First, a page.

Monday, June 23, 2008

2008 Book 58: Final Witness

Book #:58

Book Title:Final Witness

Author:Simon Tolkien

Publisher:Random House

Pub. Date:2002

Started:June 20, 2008

Finished:June 22, 2008

Time to Read:3 Days

Back Cover / Inside Flap:"One summer night, two men break into an isolated manor house and kill Lady Anne Robinson. Her son, Thomas, convinces police that his father's beautiful personal assistant sent the killers, but Thomas is known for his overactive imagination, and he has reasons to lie.

Thomas's father, Sir Peter Robinson, the British minister of defense, refuses to believe his son. Instead, he marries his assistant, Greta Grahame, and will be giving evidence for the defense at her trial. He will be the final witness.

Author Simon Tolkien successfully combines legal suspense and psychological tension in this sharply etched portrait of four people whose lives are changed by a murder. Alternating between the trial in London's Central Criminal Court and private moments among characters, Tolkien expertly describes the art of the trial, the class between Britain's social classes, and, most notably, the complexity of family relations.

Who is telling the truth - the new wife or the bereaved son? What will Sir Peter tell the court? With tantalizing ambiguity, Tolkien keeps readers guessing about the true motivations of these characters until the final witness."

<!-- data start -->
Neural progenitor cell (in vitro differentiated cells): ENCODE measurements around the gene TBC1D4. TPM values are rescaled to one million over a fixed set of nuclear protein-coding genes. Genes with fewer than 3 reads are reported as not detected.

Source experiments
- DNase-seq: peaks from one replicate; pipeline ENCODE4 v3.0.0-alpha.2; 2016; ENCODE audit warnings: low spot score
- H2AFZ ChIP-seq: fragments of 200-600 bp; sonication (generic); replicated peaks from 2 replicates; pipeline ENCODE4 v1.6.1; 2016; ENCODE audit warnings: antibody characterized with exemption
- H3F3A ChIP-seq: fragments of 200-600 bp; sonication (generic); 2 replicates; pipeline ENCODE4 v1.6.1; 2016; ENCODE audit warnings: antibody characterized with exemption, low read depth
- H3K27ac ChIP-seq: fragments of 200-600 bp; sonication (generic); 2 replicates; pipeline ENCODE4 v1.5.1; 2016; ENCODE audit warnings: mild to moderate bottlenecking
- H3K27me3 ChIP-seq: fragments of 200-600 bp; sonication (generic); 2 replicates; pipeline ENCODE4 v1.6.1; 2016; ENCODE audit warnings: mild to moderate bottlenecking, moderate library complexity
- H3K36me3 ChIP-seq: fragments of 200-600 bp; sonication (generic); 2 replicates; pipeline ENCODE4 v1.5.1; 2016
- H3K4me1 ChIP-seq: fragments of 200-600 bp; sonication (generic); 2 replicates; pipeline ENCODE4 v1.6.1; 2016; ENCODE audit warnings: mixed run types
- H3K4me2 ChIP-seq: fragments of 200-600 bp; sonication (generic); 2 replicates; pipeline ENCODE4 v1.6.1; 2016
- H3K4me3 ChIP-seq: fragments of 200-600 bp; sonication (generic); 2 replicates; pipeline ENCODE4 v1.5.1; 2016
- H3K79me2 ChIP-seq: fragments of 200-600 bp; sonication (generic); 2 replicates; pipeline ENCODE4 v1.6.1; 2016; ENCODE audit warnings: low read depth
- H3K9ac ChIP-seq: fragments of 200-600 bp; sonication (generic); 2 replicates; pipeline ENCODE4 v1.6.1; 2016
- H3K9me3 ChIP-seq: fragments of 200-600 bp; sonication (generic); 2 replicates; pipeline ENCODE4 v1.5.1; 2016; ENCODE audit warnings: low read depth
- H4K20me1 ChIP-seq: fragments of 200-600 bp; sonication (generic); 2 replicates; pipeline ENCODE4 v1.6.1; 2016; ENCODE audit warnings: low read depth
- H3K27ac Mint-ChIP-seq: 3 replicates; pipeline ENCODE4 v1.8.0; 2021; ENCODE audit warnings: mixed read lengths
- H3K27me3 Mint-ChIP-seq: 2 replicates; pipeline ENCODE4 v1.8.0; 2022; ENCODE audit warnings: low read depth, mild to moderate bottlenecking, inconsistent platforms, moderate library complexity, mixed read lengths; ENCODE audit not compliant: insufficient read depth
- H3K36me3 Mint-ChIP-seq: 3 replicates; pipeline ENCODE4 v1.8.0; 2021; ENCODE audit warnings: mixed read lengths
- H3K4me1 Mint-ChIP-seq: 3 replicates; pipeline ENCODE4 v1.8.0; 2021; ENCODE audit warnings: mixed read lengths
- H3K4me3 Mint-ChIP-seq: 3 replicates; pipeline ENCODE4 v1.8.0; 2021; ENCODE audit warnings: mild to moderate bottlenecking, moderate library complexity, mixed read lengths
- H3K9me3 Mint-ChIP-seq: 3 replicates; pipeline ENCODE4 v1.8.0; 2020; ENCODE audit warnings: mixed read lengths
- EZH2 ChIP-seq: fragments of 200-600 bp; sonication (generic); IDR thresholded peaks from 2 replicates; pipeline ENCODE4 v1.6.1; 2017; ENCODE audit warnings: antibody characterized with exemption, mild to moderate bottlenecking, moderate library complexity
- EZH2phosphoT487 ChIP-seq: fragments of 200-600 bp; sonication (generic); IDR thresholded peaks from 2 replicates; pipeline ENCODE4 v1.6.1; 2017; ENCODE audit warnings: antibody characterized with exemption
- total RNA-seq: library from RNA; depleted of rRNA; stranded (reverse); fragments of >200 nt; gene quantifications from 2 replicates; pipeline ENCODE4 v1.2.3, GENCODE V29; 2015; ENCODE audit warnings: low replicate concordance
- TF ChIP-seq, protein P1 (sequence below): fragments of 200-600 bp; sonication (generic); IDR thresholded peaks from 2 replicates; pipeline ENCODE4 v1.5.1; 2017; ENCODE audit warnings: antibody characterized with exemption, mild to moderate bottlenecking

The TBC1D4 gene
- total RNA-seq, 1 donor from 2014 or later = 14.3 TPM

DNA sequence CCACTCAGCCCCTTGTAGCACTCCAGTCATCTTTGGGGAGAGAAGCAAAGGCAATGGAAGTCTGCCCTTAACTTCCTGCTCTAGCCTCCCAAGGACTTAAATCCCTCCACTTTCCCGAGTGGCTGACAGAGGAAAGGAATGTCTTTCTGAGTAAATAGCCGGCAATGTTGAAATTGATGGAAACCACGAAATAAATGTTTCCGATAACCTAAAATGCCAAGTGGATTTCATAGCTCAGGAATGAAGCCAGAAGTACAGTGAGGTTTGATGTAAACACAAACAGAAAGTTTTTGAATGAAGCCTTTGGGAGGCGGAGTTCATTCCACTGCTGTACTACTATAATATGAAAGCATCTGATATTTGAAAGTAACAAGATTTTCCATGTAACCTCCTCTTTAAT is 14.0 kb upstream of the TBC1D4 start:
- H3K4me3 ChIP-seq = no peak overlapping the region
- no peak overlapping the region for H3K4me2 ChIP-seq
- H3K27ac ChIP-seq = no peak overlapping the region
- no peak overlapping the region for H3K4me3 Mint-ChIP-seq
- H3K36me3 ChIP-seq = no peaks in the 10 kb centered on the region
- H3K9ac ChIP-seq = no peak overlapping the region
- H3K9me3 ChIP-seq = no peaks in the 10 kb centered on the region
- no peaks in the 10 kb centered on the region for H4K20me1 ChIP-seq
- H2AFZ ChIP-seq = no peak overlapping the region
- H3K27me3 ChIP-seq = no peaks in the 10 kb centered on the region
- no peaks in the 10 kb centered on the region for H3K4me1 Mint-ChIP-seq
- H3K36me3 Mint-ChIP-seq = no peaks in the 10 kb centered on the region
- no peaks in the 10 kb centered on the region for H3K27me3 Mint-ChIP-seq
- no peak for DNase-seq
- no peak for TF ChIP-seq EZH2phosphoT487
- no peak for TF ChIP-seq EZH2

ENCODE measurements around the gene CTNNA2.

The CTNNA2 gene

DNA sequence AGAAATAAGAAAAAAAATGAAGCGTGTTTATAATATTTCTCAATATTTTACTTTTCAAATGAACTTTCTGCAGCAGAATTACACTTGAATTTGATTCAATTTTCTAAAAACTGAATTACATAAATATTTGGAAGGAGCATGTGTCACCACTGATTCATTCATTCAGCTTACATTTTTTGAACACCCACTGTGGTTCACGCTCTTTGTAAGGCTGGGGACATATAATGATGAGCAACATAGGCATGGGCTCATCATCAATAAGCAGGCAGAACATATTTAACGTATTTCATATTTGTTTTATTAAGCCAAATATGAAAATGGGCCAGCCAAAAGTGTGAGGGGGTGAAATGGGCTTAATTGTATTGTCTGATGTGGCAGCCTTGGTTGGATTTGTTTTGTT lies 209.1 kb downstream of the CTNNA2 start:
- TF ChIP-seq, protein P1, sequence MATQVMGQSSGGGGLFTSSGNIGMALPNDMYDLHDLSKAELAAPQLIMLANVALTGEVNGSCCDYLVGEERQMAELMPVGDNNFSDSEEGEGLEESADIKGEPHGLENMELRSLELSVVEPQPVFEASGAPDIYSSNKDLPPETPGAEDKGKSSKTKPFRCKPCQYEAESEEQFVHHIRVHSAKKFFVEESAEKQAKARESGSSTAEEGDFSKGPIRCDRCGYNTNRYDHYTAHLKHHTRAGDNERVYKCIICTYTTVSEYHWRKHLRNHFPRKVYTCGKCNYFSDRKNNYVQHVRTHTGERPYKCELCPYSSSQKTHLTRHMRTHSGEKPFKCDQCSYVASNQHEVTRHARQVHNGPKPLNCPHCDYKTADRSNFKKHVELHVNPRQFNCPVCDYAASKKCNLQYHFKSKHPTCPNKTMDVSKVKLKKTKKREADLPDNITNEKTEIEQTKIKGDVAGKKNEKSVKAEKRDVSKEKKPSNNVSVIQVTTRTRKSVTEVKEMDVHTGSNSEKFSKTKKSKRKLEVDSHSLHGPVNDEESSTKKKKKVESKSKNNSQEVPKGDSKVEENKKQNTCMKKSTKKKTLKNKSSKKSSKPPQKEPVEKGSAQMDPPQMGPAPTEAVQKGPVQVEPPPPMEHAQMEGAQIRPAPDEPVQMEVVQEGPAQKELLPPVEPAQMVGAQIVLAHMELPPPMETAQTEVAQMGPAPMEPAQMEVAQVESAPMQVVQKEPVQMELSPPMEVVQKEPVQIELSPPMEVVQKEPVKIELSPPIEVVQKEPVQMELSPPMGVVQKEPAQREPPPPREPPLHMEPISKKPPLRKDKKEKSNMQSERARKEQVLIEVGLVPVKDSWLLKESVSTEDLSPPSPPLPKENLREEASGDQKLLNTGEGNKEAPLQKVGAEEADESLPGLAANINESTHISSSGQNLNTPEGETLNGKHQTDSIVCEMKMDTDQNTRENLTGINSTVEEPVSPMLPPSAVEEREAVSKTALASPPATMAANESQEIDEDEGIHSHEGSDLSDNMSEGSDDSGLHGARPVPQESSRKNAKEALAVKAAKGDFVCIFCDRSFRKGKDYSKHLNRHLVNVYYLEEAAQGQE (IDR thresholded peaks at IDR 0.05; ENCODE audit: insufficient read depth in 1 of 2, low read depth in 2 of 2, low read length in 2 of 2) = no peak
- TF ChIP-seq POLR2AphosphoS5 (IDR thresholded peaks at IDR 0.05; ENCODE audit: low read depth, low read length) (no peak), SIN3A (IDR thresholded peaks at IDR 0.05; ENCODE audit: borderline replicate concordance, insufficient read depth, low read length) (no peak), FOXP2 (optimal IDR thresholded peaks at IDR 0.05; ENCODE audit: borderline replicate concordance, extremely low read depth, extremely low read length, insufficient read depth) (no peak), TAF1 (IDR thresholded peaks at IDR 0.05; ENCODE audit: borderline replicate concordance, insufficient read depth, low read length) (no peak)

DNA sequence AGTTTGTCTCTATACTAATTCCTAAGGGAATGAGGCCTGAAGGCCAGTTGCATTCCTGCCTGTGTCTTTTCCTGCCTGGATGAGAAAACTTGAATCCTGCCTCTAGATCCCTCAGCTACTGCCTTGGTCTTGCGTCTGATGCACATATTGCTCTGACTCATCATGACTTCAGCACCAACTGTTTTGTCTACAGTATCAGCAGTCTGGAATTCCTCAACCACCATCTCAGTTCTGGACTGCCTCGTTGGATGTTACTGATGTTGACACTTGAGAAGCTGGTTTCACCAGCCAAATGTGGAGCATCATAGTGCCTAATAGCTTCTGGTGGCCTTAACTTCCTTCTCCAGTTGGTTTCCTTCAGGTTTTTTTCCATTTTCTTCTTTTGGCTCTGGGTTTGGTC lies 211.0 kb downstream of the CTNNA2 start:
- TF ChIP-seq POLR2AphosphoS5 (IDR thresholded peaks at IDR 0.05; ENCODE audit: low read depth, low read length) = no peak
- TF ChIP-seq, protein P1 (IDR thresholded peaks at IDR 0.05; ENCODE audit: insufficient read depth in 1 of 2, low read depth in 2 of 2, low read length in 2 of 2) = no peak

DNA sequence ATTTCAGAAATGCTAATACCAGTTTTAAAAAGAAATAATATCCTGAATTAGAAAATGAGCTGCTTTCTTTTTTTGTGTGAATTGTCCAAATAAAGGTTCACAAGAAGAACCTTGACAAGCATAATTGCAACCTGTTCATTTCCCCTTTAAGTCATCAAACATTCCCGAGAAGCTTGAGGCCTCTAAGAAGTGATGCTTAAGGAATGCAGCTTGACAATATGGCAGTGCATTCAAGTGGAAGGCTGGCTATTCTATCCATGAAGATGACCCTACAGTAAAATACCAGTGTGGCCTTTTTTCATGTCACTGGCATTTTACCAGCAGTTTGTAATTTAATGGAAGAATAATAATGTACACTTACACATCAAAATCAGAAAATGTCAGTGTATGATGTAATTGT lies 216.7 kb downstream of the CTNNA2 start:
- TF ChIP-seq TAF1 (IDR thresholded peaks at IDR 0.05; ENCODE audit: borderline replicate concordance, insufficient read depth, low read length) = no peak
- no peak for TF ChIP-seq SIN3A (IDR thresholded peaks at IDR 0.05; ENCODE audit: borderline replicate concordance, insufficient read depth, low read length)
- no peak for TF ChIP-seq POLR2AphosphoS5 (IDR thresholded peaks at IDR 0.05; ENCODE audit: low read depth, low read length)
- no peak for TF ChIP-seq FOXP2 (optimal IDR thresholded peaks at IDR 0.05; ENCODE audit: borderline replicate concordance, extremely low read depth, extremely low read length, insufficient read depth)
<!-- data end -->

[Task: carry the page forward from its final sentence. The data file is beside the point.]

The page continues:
Review:I enjoy the writing of Simon Tolkien about as much as I enjoy the writing of his grandfather, J.R.R. Tolkien. Young Tolkien is very proud of his heritage and wants you to know about it right on the flap of the book, but doesn't want to be judged by his name, only his work. Admirable. Unfortunately, the judgment, from me, will be harsh.

I suppose my harsh judgment even starts with the flap writing. Isn't that some of the worst you've seen? Seriously. Just so you know, I got this book as a present (dear, Christopher...he saw the genre and figured I'd like it) and so I read the flap only just before starting the tale.

The story is choppy. The characters are ill-portrayed. Despite the fact that Tolkien is both British and a barrister, there are inaccuracies both in how British culture is depicted and the British legal system. By the end of the novel, I was hoping the murderers would come back for a few more shots. All around, just did not enjoy. It's a shame...written differently, the basis of the story could have been compelling. As it stands...go ahead and take a pass on this one.

If you have read or are planning to read this book, please make sure to stop back by and leave me a comment to let me know your own thoughts!

From my library to yours,


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